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Southwest Economy, Fourth Quarter 2019

Texas Sees Job, Output Gains from 2018 U.S. Tax Cut

Anil Kumar
Texas is among the top 10 states in terms of tax stimulus received from the Tax Cuts and Jobs Act of 2017. The law, which took effect in 2018 and generated a tax break roughly equivalent to about 1 percent of Texas’ gross domestic product (GDP), likely played an important role in the state’s stronger subsequent job growth relative to the nation.

Lower income taxes have a positive impact on the economy in the short run by generally boosting consumer spending on the demand side and by increasing labor force participation, hours worked, saving and investment on the supply side.

The Tax Cuts and Jobs Act of 2017 (TCJA), signed into law on Dec. 22, 2017, extensively cut individual income and corporate taxes and is widely believed to have contributed to stronger economic activity nationally in 2018.[1]

However, relatively little is known about the act’s impact on economic activity at the state level and, more specifically in Texas. Calculations using a tax simulation model indicate that the size of tax breaks varied widely among states.

Texas, realizing a tax cut of almost $1,400 per tax-filing household in 2018, was one of the top 10 states in terms of the size of the average tax cut relative to state-level income. Elsewhere in the U.S., tax cuts relative to 2017 averaged about $1,000 per household.

Early estimates suggest that Texas received a tax break equivalent to about 1.0 percent of its gross domestic product (GDP), which likely boosted the state’s job growth by 0.3 percentage points in 2018.

Nationally, the size of income tax breaks appears positively associated with job growth, confirming that the TCJA may have significantly helped drive state-level economic activity in 2018.

Tax Code Overhaul

In the most extensive overhaul of the income tax code since the Tax Reform Act of 1986, the TCJA lowered tax rates and broadened most tax brackets (Table 1). Among the most far-reaching changes, the top individual income tax rate was reduced from 39.6 percent to 37 percent and applied to income exceeding $600,000 for married filers—compared with a $470,700 threshold in 2017.[2]

Table 1: TCJA 2017 Reduces Tax Rates, Broadens Tax Brackets

2017 2018
  Tax rate (%) Tax bracket ($)   Tax rate (%) Tax bracket ($)
  10.0 18,650 or less   10.0 19,050 or less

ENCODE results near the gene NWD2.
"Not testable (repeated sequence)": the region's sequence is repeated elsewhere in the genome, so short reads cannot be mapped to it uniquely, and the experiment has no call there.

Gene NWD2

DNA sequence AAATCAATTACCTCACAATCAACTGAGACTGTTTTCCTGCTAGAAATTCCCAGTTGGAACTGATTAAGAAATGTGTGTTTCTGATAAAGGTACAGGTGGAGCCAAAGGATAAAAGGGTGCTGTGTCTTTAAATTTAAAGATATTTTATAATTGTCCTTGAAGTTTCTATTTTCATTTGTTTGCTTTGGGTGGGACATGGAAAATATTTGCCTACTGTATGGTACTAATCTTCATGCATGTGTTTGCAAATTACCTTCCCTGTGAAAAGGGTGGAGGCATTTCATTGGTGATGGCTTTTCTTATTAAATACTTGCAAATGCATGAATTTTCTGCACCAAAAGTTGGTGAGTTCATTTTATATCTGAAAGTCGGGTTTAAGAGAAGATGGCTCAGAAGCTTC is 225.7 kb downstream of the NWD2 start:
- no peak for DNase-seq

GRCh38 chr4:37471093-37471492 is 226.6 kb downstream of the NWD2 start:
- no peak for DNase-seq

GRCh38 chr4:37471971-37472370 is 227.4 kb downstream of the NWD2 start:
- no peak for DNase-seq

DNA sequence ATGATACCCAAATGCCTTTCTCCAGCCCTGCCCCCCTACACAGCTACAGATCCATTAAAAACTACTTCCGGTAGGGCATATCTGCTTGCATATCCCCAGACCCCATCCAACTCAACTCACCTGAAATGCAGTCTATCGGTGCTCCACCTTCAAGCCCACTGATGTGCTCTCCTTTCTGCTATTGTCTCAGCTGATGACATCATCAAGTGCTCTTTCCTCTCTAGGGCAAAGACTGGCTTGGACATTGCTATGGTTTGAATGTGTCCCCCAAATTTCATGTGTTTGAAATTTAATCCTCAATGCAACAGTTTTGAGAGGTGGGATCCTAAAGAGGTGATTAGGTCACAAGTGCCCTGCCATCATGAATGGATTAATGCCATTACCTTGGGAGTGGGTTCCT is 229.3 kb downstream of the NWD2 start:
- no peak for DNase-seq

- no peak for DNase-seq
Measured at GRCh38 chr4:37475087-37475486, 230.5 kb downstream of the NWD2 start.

15.0 18,651–75,900   12.0 19,051–77,400
  25.0 75,901–153,100   22.0 77,401–165,000
  28.0 153,101–233,350   24.0 165,001–315,000
  33.0 233,351–416,700   32.0 315,001–400,000
  35.0 416,701–470,700   35.0 400,001–600,000
  39.6 Greater than 470,700   37.0 Greater than 600,000
SOURCE: Tax Foundation.

Although federal tax law revisions such as the TCJA apply uniformly in all states, recent research presents compelling evidence that changes in average tax rates—the tax change as a percent of a state’s total income or GDP—vary widely across states.[3]

Importantly, tax changes often vary by income, and states differ in the share of taxpayers in different income groups. For example, analysis of 2016 statistics on tax returns from the Statistics of Income division of the Internal Revenue Service (IRS) shows that Texas has a smaller share of taxpayers in higher-income groups than California. Such differences in the distribution of taxpayers across income groups lead to wide variation in state-level average tax breaks.

Differences in taxpayer characteristics is another reason why state-level tax breaks could vary. Consider the effects of TCJA changes that nearly doubled the standard deduction and restricted the amount of itemized deductions due to state and local taxes and mortgage interest.[4]

The new limitations on itemized deductions would not affect as many taxpayers in Texas as in other states because Texas has a substantially smaller share of taxpayers who itemize—24 percent versus 30 percent for the U.S. On the other hand, with 76 percent of Texas taxpayers taking the standard deduction, the increase in standard deduction from 2017 to 2018 would yield sizeable tax benefits to Texas residents relative to those in other states.

The new tax law also repealed personal and dependent exemptions, increased the amount of child tax credit and considerably reduced the scope of the Alternative Minimum Tax (AMT).[5] To the extent that states differ in the number of taxpayer exemptions and high-income taxpayers subject to the AMT, these changes further expand the impact of tax breaks across states.

State Tax Calculations

Given disparate effects of various TCJA tax changes across states, an important first step is to measure the overall size of state-level tax stimulus due to the TCJA. Although 2018 tax return data at the state level are unavailable, tax changes due to the new law can be approximated using 2016 Statistics of Income data. They provide information on the number of taxpayers and their tax filing characteristics for various income groups at the state level.